Apple and Sony tool up for the forthcoming medical gadget war: Will an Apple a day keep the doctor away?

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Whilst we’re here wondering if the next big thing is going to be wearables or, god forbid, pointlessly curvy tellies, the big tech corporations seem to have different ideas as in recent days both Apple and Sony have been spotted making moves in the medical sphere.

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Let’s start with Apple, where it is close to an open secret that they’re working on an “iWatch”. Whilst nobody knows the details yet, if analysts are reading the runes correctly, it’s not just going to be another screen to receive text messages on – but it’ll be a device in which the medical applications will play a big part.

The 9to5Mac blog have uncovered that Apple have recently hired Nancy Dougherty, who is a former head of R&D at a company that make tiny medical sensors. Here’s one description from FastCompany:

The needle-less, sensor-laden transdermal patch is painless (I handled a prototype, which felt like sandpaper on the skin) and will soon be able to monitor everything you might find on a basic metabolic panel-a blood panel that measures glucose levels, kidney function, and electrolyte balance. Already, Sano’s prototype can measure glucose and potassium levels. There are enough probes on the wireless, battery-powered chip to continuously test up to a hundred different samples, and 30% to 40% of today’s blood diagnostics are compatible with the device.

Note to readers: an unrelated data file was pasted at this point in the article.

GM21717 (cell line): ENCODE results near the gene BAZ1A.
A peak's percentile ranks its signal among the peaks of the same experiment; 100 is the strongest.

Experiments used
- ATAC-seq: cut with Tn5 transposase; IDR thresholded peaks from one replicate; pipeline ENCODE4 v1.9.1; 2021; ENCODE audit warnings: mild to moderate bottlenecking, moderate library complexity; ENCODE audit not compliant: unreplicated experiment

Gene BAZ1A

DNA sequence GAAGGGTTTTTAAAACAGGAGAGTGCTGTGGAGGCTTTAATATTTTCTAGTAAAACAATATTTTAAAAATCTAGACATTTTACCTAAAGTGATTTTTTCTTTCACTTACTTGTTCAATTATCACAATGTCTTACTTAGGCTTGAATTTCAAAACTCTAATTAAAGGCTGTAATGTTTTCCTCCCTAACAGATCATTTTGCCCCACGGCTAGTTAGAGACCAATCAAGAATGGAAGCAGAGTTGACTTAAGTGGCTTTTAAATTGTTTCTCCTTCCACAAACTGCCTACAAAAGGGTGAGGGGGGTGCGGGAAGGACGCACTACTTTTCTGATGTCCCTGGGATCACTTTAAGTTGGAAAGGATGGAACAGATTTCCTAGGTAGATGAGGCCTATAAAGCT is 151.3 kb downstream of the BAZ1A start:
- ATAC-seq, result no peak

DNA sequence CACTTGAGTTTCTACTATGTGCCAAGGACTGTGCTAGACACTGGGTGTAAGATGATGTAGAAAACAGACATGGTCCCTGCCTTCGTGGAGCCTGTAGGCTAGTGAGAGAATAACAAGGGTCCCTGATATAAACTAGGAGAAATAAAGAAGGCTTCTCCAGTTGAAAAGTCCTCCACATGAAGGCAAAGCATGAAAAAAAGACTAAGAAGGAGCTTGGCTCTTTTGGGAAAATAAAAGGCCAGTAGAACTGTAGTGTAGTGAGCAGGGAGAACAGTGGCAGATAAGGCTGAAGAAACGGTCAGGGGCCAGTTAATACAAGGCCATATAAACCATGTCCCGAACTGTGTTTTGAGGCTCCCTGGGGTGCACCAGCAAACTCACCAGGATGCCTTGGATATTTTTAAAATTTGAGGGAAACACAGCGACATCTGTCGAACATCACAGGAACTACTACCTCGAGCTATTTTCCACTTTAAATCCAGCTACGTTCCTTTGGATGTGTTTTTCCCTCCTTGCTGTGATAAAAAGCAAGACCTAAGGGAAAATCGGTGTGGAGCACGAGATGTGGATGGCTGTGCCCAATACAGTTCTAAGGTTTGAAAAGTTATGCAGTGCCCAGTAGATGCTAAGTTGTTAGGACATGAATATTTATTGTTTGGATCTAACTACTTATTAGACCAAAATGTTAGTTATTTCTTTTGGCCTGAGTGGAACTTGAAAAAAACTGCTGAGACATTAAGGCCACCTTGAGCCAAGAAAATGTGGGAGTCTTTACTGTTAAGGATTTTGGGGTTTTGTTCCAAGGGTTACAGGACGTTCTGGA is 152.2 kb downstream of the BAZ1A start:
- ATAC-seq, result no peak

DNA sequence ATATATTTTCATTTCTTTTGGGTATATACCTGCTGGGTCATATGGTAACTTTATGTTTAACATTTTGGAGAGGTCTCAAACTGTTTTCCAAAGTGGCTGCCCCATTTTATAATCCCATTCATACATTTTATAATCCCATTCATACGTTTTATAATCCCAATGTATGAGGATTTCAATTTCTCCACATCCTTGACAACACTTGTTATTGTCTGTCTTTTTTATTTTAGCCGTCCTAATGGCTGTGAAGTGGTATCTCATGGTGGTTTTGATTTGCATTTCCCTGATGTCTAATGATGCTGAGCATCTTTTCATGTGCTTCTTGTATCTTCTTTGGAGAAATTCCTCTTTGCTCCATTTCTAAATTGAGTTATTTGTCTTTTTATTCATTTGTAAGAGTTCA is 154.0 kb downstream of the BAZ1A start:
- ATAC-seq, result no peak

So it’s easy to imagine the iWatch having something like this on the strap, so that it can constantly monitor your health.

This tallies with the expectation that the iWatch will also replicate the functions of the various exercise bracelets you can currently buy, like the Nike+ or the Fitbit. Presumably after mashing all of this data together, Apple can provide you with some useful health advice – who knows, maybe we’ll start getting notifications like “Hmm… shouldn’t you see a doctor about that?”.

So what about Sony? The Verge are reporting today that they’re forming a new genome analysis company that will be able to sequence the personal genomes of individuals. Whilst the article talks of the implications for research institutions and hospitals and the like, this could also be a significant move for individual consumers. Sony clearly think that personalised medicine is a big deal – so it wouldn’t be surprising if some of the technology or knowledge seeps over into its consumer electronics business too. Heck – we all know that as soon as Apple debut a health-centric iWatch, the rest of the industry will be racing to catch up – and this new department from Sony could give them certain advantages when it comes to analysing health analytics.

So expect to hear a lot more about medical sensors in the next year. Google, Samsung: It’s your move!

James O’Malley